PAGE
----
Antipersonnel Mines Still Widely Used

U.S., Russia, China, Iran and Iraq Among the Producers

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VATICAN CITY, JAN. 31, 2002 ( Despite the campaign that won the 1997 Nobel Peace Prize, antipersonnel mines have been laid in 26 countries over the past year, a magazine reports.

In fact, there are still 54 countries that have not subscribed to the international Ottawa Convention, which prohibits the production, sale and installation of the lethal devices, according to an article by Father Marcello Storgato in the Xaverian missionaries´ monthly, Today´s Mission.

Among the 54 are Russia, China, the United States, Finland and Turkey, as well as many former Soviet states and Middle Eastern countries.

John Paul II vigorously supported the «Ottawa process» that culminated in the Convention. The initiative was promoted especially by Nobel laureate Jody Williams and the Canadian government.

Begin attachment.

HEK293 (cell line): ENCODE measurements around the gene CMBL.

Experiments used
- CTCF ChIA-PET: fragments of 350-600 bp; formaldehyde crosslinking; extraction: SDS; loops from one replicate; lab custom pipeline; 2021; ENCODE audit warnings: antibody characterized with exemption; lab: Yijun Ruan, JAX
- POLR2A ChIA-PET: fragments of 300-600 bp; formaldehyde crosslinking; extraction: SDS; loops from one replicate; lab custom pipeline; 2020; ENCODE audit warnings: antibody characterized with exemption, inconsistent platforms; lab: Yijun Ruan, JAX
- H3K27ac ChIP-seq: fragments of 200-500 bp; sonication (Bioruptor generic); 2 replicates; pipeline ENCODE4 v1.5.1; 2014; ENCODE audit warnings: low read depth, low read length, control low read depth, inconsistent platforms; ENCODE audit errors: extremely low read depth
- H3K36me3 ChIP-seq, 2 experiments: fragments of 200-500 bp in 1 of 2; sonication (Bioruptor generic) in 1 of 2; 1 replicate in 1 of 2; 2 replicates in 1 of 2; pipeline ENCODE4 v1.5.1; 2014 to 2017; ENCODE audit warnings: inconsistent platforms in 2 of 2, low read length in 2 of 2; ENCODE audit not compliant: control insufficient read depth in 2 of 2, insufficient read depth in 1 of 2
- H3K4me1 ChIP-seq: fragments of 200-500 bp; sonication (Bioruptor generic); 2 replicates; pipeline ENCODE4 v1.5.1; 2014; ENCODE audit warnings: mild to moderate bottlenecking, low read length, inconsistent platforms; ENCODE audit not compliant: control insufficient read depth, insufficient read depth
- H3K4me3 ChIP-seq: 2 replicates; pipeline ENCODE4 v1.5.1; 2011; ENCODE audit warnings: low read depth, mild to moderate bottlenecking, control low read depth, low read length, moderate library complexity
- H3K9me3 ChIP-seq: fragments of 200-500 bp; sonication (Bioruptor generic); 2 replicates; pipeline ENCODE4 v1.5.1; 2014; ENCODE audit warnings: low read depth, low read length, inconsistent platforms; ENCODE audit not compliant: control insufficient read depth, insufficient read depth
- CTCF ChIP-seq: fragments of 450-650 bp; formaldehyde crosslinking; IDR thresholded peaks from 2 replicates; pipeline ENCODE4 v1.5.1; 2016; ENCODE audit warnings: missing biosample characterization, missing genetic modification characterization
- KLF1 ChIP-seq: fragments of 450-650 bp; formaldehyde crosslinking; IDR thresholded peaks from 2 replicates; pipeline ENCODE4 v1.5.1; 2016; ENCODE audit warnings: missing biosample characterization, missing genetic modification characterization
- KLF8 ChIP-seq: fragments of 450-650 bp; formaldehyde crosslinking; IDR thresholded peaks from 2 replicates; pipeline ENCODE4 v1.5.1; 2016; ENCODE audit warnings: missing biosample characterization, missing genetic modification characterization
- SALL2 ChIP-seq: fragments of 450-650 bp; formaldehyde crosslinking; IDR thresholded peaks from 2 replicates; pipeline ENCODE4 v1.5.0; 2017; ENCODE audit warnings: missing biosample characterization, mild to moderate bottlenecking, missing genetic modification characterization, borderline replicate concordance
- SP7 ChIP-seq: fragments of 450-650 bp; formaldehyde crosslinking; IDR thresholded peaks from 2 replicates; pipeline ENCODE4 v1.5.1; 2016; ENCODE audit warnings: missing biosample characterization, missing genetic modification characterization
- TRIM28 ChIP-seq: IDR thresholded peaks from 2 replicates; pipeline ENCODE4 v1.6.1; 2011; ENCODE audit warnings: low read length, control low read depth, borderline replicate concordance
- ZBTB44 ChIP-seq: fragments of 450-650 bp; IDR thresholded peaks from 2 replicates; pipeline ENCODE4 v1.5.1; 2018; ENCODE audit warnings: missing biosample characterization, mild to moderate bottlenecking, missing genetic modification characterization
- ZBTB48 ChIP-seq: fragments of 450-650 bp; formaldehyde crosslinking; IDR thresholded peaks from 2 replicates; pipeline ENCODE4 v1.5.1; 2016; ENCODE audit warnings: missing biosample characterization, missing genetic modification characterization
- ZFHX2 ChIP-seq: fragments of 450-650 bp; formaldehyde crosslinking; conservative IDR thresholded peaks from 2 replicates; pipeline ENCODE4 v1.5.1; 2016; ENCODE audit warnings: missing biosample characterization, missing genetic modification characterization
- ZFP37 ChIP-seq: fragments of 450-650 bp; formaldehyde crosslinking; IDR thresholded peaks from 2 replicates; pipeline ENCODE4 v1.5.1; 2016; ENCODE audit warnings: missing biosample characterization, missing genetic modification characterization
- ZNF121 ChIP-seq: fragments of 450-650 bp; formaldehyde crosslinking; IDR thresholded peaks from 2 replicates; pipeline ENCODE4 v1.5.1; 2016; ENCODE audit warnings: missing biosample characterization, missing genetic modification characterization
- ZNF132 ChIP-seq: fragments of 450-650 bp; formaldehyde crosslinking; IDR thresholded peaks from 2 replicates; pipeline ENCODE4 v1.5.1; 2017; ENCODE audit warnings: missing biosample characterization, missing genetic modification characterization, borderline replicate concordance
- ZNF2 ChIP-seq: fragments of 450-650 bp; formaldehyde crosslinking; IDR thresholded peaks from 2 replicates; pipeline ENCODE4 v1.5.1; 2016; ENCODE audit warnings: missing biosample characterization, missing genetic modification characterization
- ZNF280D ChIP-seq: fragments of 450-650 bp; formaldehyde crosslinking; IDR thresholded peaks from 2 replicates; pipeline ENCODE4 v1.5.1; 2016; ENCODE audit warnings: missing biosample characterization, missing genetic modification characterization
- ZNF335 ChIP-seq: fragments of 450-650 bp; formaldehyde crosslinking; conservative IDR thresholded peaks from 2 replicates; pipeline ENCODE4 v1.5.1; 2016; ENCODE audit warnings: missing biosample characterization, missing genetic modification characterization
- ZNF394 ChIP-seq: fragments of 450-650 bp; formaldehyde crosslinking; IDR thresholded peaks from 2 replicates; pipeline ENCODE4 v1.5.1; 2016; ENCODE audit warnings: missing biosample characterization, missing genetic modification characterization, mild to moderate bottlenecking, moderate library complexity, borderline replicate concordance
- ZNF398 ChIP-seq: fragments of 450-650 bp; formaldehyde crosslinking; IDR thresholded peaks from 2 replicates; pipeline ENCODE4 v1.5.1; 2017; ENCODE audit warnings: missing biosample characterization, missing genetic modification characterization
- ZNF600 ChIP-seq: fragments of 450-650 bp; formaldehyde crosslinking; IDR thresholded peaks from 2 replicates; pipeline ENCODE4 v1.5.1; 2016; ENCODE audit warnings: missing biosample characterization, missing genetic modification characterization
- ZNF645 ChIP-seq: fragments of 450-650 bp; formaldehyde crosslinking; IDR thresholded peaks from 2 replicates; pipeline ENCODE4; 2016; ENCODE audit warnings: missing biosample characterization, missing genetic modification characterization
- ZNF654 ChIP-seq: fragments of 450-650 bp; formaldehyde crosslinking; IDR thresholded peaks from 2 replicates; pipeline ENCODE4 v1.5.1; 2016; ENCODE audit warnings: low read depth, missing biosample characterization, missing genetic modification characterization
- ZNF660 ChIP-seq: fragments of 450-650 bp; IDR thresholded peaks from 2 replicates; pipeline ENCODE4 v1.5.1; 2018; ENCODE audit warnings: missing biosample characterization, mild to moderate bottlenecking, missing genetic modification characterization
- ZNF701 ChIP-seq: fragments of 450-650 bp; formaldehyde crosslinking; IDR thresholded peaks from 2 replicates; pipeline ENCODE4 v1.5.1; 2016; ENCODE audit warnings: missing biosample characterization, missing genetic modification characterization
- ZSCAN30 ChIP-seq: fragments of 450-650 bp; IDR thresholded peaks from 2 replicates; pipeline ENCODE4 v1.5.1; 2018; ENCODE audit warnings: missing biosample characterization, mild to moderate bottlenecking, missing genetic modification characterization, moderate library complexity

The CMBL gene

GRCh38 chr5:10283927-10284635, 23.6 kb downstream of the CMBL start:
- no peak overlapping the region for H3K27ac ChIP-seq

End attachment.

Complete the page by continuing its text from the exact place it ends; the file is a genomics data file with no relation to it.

«In the last year, new mines were laid in a good 26 countries [including]: Angola, Burundi, the Democratic Republic of Congo, Eritrea, Ethiopia, Namibia, Senegal, Somalia, Sudan, Uganda, Colombia.»

In Asia and the Mideast «the list continues with Afghanistan, the Philippines, India, Israel, Kyrgyzstan, Myanmar (Burma), Nepal, Pakistan, Sri Lanka, Tajikistan, Uzbekistan. The European states include Georgia, Yugoslavia, Macedonia, and Russia,» the article adds.

«A good 41 states have stopped producing antipersonnel land mines. Among these, there are a great deal of producers of the 1970s, 1980s and first years of the 1990s,» Father Storgato adds.

The article cites nations still producing the mines: Egypt, the United States, Cuba, China, North Korea, South Korea, India, Iran, Iraq, Myanmar, Singapore, Vietnam and Russia.

The situation in Afghanistan is especially worrying, because it is one of the countries with the largest number of mines in its territory, the article observes.

According to U.N. sources, mines were laid in some 70 countries in 1997. Antipersonnel mines, introduced during World War I, kill or wound a person every 20 minutes. Every year, 26,000 people, mostly civilians, die from the weapons.

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